Dan BrownThe Lost Symbol by
As the story opens, Harvard symbologist Robert Langdon is summoned unexpectedly to deliver an evening lecture in the U.S. Capitol Building. Within minutes of his arrival, however, the night takes a bizarre turn. A disturbing object--artfully encoded with five symbols--is discovered in the Capitol Building. Langdon recognizes the object as an ancient invitation... one meant to usher its recipient into a long-lost world of esoteric wisdom.
When Langdon's beloved mentor, Peter Solomon--a prominent Mason and philanthropist--is brutally kidnapped, Langdon realizes his only hope of saving Peter is to accept this mystical invitation and follow wherever it leads him. Langdon is instantly plunged into a clandestine world of Masonic secrets, hidden history, and never-before-seen locations--all of which seem to be dragging him toward a single, inconceivable truth.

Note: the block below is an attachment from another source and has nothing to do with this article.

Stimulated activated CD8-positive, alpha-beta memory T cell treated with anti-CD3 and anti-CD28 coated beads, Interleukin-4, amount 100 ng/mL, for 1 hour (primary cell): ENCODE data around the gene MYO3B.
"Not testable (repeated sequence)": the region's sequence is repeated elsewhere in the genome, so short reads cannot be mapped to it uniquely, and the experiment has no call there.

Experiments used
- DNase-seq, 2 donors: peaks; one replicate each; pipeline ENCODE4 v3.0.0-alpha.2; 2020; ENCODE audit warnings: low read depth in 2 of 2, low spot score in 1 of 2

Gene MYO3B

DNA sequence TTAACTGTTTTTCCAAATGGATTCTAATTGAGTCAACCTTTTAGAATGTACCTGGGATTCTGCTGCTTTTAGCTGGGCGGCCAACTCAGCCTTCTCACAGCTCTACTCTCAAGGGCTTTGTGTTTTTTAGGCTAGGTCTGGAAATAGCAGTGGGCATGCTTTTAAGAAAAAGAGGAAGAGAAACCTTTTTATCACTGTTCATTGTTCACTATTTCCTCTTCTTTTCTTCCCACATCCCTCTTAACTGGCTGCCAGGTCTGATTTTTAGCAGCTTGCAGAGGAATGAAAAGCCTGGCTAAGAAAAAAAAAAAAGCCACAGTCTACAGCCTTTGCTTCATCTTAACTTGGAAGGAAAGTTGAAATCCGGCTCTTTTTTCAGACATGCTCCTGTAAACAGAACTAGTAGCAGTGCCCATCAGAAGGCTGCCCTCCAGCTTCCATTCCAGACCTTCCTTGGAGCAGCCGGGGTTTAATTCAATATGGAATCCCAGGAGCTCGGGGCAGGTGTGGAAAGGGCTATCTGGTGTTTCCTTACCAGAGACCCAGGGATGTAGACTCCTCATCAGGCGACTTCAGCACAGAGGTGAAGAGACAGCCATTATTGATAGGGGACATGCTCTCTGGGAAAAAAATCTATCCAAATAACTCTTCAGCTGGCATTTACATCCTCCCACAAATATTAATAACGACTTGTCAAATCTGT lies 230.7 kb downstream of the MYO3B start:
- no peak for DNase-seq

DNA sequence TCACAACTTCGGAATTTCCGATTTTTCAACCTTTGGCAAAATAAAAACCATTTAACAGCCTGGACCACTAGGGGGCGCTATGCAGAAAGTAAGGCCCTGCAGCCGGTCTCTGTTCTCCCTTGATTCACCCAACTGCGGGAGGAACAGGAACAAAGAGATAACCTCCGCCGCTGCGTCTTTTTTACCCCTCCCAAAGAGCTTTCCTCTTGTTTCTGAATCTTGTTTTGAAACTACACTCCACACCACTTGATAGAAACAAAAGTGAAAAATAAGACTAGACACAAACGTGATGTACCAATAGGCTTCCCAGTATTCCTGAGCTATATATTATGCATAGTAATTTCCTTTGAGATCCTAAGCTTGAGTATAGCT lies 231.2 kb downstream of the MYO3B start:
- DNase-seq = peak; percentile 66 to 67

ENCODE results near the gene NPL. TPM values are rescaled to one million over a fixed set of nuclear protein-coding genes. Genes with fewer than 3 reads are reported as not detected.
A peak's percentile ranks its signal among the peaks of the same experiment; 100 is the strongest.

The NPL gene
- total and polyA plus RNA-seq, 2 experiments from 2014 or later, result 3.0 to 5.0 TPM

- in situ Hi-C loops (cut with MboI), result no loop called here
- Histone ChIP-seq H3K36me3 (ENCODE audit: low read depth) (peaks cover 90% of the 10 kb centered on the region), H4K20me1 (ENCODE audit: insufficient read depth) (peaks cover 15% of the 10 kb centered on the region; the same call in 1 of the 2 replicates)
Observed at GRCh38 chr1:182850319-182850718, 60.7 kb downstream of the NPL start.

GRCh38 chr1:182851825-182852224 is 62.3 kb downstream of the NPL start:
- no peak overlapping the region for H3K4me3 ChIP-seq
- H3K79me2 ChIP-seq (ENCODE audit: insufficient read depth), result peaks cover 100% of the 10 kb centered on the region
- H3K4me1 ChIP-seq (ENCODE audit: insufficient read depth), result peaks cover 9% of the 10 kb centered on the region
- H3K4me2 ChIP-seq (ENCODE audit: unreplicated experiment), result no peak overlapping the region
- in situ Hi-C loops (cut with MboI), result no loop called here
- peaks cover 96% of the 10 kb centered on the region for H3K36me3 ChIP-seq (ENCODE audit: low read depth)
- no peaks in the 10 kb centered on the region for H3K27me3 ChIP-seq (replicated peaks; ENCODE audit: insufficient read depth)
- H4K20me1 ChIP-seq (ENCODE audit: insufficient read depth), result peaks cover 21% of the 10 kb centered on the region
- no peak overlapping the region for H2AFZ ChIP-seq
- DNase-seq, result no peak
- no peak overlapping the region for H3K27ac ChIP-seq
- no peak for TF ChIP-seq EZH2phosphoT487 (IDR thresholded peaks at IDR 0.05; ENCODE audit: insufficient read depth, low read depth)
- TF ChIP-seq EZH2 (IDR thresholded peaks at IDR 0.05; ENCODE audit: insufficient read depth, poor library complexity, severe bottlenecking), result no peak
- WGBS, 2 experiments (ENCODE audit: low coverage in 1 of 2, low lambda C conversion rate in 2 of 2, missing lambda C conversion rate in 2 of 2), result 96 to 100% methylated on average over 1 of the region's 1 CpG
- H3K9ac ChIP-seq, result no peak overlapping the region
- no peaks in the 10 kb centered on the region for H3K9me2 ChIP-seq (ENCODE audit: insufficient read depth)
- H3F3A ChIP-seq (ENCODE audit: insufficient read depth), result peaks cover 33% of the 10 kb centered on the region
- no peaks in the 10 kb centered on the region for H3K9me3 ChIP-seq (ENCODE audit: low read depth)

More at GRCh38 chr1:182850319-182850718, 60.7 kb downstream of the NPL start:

Okay, so I figured I'd read enough YA for a while and I'd pick up an "adult" book. I really enjoyed Brown's other books, particularly Angels and Demons, and The Lost Symbol was still fun. The only problem I had was that it was kind of formulaic. As in, it followed the exact same course as the other two. I mean, the places and such might have changed (and lets be honest, settings in Europe are always going to be a bit more fun than those in the US, I can't help it) but what happened isn't. Plus, I found a few errors in his research and that kind of ticked me off. Still, I read it, and it was interesting. It's almost more like a lecture in story form than a book--something that I actually rather enjoy. So long as its interesting :)